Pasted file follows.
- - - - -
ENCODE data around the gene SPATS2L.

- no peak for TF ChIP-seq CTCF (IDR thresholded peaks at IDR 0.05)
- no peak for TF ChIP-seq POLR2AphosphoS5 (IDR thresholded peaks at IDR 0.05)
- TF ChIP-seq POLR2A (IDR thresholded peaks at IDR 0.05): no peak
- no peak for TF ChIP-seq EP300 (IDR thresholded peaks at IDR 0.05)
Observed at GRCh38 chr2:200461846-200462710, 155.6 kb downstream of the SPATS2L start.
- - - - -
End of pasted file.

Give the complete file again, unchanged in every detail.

ENCODE data around the gene SPATS2L.

- no peak for TF ChIP-seq CTCF (IDR thresholded peaks at IDR 0.05)
- no peak for TF ChIP-seq POLR2AphosphoS5 (IDR thresholded peaks at IDR 0.05)
- TF ChIP-seq POLR2A (IDR thresholded peaks at IDR 0.05): no peak
- no peak for TF ChIP-seq EP300 (IDR thresholded peaks at IDR 0.05)
Observed at GRCh38 chr2:200461846-200462710, 155.6 kb downstream of the SPATS2L start.